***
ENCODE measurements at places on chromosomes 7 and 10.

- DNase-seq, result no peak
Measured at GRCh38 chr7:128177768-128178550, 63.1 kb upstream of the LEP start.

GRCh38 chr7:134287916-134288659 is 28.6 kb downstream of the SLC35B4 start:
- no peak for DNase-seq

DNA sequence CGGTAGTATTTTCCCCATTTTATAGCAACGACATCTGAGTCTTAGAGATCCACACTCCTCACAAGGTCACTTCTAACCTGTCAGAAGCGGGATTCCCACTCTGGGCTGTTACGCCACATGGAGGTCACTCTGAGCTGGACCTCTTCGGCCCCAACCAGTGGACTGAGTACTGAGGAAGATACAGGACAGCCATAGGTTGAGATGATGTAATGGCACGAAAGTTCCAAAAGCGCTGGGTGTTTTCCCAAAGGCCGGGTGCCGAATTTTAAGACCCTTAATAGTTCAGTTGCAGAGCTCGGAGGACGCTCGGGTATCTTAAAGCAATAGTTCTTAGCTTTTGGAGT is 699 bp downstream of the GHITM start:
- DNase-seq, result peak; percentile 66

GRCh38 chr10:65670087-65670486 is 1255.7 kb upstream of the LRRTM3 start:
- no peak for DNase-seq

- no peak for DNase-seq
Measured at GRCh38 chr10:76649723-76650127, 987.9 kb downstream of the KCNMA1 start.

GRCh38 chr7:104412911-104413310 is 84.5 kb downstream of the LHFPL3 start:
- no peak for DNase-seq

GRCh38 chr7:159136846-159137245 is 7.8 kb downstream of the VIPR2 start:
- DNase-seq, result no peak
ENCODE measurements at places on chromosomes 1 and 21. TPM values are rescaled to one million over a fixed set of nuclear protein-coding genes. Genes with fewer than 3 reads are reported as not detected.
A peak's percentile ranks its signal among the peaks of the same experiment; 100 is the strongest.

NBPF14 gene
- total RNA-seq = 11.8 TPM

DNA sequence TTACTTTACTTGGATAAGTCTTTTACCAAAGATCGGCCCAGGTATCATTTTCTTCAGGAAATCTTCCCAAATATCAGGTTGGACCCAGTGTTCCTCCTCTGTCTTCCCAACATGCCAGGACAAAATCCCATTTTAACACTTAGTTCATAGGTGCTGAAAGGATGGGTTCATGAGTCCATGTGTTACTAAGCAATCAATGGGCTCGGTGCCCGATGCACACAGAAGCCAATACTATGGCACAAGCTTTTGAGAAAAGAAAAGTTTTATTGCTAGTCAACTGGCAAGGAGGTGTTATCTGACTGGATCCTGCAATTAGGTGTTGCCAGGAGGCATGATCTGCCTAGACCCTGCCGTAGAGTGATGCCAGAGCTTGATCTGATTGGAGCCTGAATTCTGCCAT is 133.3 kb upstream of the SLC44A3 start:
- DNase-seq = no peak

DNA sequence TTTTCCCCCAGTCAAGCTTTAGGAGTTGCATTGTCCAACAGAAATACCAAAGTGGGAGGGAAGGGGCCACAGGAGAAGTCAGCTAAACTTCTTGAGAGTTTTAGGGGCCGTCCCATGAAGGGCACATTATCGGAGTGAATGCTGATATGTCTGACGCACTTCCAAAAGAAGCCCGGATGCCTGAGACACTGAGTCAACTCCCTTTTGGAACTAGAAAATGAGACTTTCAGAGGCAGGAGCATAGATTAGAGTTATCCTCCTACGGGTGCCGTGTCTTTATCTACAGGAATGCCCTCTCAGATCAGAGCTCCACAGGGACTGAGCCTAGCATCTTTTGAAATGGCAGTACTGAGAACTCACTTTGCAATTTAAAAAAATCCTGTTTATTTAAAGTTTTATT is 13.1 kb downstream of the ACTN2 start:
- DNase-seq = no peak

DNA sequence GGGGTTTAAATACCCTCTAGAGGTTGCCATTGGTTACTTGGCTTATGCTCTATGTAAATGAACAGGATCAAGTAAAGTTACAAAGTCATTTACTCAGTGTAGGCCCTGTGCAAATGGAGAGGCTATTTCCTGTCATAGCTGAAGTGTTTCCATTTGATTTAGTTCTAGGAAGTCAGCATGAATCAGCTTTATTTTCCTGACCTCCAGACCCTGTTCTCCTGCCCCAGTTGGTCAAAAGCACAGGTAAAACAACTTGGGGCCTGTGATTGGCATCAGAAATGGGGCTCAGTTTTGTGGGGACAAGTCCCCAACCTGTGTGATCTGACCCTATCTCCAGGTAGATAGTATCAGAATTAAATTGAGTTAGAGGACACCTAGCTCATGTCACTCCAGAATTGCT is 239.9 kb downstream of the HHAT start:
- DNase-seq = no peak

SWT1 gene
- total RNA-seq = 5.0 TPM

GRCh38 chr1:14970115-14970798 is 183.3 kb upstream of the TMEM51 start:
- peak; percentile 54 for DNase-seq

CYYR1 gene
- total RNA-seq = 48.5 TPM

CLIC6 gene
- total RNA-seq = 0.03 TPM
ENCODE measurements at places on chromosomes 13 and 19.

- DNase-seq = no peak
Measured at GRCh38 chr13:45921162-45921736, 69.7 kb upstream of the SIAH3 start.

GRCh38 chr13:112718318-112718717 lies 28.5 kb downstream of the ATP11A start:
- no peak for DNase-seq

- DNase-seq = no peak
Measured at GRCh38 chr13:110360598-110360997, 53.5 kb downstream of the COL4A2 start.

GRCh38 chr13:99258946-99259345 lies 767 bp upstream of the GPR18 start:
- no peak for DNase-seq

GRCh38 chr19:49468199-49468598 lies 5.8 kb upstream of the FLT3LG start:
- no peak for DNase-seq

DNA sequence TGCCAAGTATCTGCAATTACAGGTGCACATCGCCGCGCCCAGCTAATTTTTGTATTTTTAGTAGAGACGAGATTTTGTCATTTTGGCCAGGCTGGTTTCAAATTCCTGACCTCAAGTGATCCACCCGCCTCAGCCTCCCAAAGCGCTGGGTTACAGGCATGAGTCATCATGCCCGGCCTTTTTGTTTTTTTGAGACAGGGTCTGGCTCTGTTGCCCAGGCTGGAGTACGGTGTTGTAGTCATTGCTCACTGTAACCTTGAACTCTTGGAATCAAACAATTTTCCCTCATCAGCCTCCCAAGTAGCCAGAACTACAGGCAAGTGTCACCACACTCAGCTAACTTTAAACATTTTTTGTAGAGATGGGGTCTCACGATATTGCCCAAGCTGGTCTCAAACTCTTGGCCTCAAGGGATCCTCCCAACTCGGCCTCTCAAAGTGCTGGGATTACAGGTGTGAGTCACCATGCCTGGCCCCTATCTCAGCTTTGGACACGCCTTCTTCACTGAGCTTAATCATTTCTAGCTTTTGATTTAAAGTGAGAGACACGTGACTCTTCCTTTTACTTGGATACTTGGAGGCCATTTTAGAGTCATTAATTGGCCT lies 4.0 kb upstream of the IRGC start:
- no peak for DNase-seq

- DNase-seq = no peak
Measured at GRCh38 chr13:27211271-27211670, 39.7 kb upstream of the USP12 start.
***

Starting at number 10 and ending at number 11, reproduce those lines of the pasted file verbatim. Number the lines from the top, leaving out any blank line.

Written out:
- no peak for DNase-seq
Measured at GRCh38 chr10:76649723-76650127, 987.9 kb downstream of the KCNMA1 start.